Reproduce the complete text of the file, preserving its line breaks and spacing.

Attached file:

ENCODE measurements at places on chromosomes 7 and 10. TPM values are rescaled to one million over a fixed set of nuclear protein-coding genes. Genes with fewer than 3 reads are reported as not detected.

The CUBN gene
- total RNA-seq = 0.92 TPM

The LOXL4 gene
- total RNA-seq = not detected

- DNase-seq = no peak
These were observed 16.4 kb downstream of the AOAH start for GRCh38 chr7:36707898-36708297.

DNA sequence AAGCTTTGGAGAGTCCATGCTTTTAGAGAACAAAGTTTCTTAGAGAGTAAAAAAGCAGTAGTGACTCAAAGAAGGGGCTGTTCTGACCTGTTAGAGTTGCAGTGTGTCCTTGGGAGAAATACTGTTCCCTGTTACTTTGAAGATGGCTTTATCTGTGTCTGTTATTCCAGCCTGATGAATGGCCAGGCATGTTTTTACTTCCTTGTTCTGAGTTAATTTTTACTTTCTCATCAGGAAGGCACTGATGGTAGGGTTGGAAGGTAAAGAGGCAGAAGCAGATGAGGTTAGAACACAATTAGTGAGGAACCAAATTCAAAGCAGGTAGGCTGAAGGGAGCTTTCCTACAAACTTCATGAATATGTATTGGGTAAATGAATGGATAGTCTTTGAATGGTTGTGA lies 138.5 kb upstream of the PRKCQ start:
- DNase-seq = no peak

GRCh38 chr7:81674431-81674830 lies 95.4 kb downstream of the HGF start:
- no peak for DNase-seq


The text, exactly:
ENCODE measurements at places on chromosomes 7 and 10. TPM values are rescaled to one million over a fixed set of nuclear protein-coding genes. Genes with fewer than 3 reads are reported as not detected.

The CUBN gene
- total RNA-seq = 0.92 TPM

The LOXL4 gene
- total RNA-seq = not detected

- DNase-seq = no peak
These were observed 16.4 kb downstream of the AOAH start for GRCh38 chr7:36707898-36708297.

DNA sequence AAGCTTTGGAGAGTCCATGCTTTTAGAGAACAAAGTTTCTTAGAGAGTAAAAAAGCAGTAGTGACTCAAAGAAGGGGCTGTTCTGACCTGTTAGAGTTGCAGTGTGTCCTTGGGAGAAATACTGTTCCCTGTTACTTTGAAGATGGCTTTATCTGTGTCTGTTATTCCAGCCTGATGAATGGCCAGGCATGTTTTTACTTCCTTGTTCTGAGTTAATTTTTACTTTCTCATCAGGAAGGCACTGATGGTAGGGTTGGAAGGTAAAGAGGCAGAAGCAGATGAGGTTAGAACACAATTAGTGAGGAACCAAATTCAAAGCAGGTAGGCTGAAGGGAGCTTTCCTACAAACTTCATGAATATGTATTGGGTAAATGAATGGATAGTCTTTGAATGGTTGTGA lies 138.5 kb upstream of the PRKCQ start:
- DNase-seq = no peak

GRCh38 chr7:81674431-81674830 lies 95.4 kb downstream of the HGF start:
- no peak for DNase-seq